But to achieve that, and make the service successful, the young entrepreneurs have to put in a lot of leg work.

"What happens with most of these international sites is that they have a structured system where they can just go meet a record label and automatically get about maybe 100,000 songs, or as much as possible -- but in Nigeria, the structure is still growing," says Taiwo.

Fellow co-founder Dolapo Taiwo explains that because most musicians in the country have their own record labels, the team has to approach each artist separately.

"Having to run after record labels one by one is a very big pain but I think it's a pain that we're happy to bear for now," he says.

Turning problems into opportunities

It's a big vision for us and we're going to push it through.
Damola Taiwo, MyMusic.com.ng, COO

Yet, going from door to door is not the only challenge faced by the developers of MyMusic.

Finding outside funding in Nigeria has been difficult for the company, so the team is currently exploring international sources of investment to fund their marketing plan. Similarly, poor infrastructure and connectivity issues have both added to the challenge but failed to stop the entrepreneurs' efforts.

"Every problem is a potential opportunity," says Dolapo Taiwo.

For example, he notes, Nigeria's bandwidth issues have prompted them to build "very lean sites" that offer users a trouble-free experience.

"Within two clicks you can download a song, so we're trying to overcome that challenge," he says.

Looking ahead, the team has high hopes for the company's success and growth.

"We're looking to having a pan-African approach to this as time goes by because what we're actually solving is an African problem," says Dolapo Taiwo. "A lot of Africans do not have access to formal banking methods -- we don't have a lot of credit cards in Africa so we're looking to deploy it across Africa."

"It's a big vision for us and we're going to push it through," adds Damola Taiwo.

ADVERTISEMENT
Part of complete coverage on
updated 10:42 PM EDT, Thu October 23, 2014
Successful launch of lunar orbiter, seen as a precursor for a planned mission to the surface of the moon, marks significant advance for the country's space program.
updated 3:15 PM EDT, Thu October 23, 2014
Cpl. Nathan Cirillo, shot while standing guard at Ottawa's National War Memorial, was known for his easygoing manner and smile.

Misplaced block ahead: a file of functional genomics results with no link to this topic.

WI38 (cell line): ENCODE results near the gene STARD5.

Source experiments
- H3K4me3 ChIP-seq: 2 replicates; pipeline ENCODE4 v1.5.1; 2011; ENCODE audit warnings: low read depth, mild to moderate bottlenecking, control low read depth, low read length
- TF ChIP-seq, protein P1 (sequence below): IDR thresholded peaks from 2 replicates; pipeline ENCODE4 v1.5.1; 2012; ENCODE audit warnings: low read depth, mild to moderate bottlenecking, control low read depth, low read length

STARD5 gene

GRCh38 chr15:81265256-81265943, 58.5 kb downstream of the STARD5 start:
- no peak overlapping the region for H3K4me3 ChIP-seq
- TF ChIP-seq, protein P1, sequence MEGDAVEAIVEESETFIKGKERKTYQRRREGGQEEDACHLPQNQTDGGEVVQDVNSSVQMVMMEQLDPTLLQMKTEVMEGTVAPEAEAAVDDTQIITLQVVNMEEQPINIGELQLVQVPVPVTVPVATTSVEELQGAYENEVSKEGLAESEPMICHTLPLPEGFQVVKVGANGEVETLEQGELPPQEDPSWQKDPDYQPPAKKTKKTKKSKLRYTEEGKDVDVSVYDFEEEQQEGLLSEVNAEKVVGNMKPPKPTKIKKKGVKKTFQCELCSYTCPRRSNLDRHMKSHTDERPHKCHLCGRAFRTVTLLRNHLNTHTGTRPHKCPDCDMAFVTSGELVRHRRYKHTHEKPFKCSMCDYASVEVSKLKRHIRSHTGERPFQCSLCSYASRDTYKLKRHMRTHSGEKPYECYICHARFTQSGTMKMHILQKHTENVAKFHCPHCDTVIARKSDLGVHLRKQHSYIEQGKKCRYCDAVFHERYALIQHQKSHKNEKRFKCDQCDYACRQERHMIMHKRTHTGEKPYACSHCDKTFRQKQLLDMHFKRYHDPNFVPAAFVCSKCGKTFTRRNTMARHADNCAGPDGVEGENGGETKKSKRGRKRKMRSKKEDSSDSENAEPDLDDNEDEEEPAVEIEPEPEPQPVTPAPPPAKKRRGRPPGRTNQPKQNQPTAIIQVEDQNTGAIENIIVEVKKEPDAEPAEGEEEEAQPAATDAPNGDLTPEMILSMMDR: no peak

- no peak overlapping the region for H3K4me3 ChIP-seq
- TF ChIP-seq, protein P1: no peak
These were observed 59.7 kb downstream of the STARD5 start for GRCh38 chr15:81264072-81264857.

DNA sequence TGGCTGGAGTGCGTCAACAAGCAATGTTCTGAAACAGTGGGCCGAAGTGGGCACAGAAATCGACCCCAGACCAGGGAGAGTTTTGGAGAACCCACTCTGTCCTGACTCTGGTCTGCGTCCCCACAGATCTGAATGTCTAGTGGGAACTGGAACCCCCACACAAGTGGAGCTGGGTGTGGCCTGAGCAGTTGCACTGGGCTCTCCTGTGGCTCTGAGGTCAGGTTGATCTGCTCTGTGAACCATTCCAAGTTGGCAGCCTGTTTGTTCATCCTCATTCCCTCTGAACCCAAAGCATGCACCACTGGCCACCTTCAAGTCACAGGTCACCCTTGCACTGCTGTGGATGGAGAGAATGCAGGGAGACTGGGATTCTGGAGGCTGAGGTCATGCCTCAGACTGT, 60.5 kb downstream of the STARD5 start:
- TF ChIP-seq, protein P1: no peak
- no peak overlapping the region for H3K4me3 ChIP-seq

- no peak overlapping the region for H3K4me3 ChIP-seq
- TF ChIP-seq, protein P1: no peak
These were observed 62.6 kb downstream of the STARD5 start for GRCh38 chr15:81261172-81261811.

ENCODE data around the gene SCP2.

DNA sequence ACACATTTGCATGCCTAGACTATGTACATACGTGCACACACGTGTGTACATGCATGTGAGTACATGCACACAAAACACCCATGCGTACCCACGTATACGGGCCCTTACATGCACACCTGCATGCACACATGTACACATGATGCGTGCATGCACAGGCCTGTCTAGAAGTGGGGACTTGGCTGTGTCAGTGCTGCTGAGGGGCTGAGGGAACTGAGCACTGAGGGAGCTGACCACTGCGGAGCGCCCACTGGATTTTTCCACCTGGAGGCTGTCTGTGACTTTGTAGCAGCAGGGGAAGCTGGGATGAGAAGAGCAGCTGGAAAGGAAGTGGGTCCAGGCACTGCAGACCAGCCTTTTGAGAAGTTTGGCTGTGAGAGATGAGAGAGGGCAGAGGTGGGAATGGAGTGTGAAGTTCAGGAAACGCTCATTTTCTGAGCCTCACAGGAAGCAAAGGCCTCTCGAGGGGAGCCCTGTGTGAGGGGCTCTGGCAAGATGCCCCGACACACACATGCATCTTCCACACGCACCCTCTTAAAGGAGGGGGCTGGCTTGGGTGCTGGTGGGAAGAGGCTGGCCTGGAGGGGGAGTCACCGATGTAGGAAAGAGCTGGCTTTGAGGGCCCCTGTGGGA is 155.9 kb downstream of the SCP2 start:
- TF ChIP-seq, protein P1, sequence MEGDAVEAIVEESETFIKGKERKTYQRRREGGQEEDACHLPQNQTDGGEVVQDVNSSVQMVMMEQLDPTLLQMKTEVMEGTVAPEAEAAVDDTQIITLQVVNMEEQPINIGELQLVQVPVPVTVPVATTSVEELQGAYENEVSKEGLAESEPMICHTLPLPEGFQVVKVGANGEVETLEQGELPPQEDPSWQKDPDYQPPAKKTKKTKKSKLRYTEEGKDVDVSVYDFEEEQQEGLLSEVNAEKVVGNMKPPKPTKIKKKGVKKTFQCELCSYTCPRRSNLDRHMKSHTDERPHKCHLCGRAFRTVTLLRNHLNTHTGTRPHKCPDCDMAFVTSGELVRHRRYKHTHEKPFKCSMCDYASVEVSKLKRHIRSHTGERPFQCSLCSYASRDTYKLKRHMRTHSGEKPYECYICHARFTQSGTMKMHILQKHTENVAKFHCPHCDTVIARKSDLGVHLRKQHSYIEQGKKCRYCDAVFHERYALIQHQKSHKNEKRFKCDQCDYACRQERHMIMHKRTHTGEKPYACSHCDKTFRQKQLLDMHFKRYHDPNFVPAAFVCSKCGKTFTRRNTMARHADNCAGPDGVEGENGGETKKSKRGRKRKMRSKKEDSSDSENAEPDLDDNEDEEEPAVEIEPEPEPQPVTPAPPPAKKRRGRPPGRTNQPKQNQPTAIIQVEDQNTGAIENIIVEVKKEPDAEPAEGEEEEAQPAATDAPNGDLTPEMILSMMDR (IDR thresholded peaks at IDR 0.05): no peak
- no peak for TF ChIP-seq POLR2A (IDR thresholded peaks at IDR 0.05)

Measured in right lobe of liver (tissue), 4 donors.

updated 4:06 PM EDT, Wed October 22, 2014
Non-stop chatter about actress' appearance is nasty, cruel, hurtful, invasive and sexist.
updated 6:08 PM EDT, Thu October 23, 2014
CEO's 30-min Putonghua chat is the perfect charm offensive for Facebook's last untapped market.
updated 11:45 PM EDT, Thu October 23, 2014
Chinese leaders want less odd architecture built in the country.
updated 4:58 PM EDT, Wed October 22, 2014
Air New Zealand's new 'Hobbit' safety video stars Peter Jackson, Elijah Wood, elves and orcs.
updated 10:14 AM EDT, Thu October 23, 2014
A 15-year-old pregnant girl is rescued from slavery, only to be charged with having sex outside of marriage, shocked rights activists say -- a charge potentially punishable by death.
updated 11:33 PM EDT, Tue October 21, 2014
After sushi and ramen, beef is on the list of must-eats for many visitors to Japan.
updated 12:07 PM EDT, Mon October 20, 2014
Airports judged on comfort, conveniences, cleanliness and customer service.
updated 1:48 PM EDT, Wed October 22, 2014
Scientists use CT scans to recreate a life-size image of the ancient king.
updated 5:59 AM EDT, Wed October 22, 2014
Despite billions spent on eradicating poppy production, Afghan farmers are growing bumper crops, a U.S. government report says.
updated 6:21 AM EDT, Fri October 24, 2014
Each day, CNN brings you an image capturing a moment to remember, defining the present in our changing world.
Browse through images from CNN teams around the world that you don't always see on news reports.
ADVERTISEMENT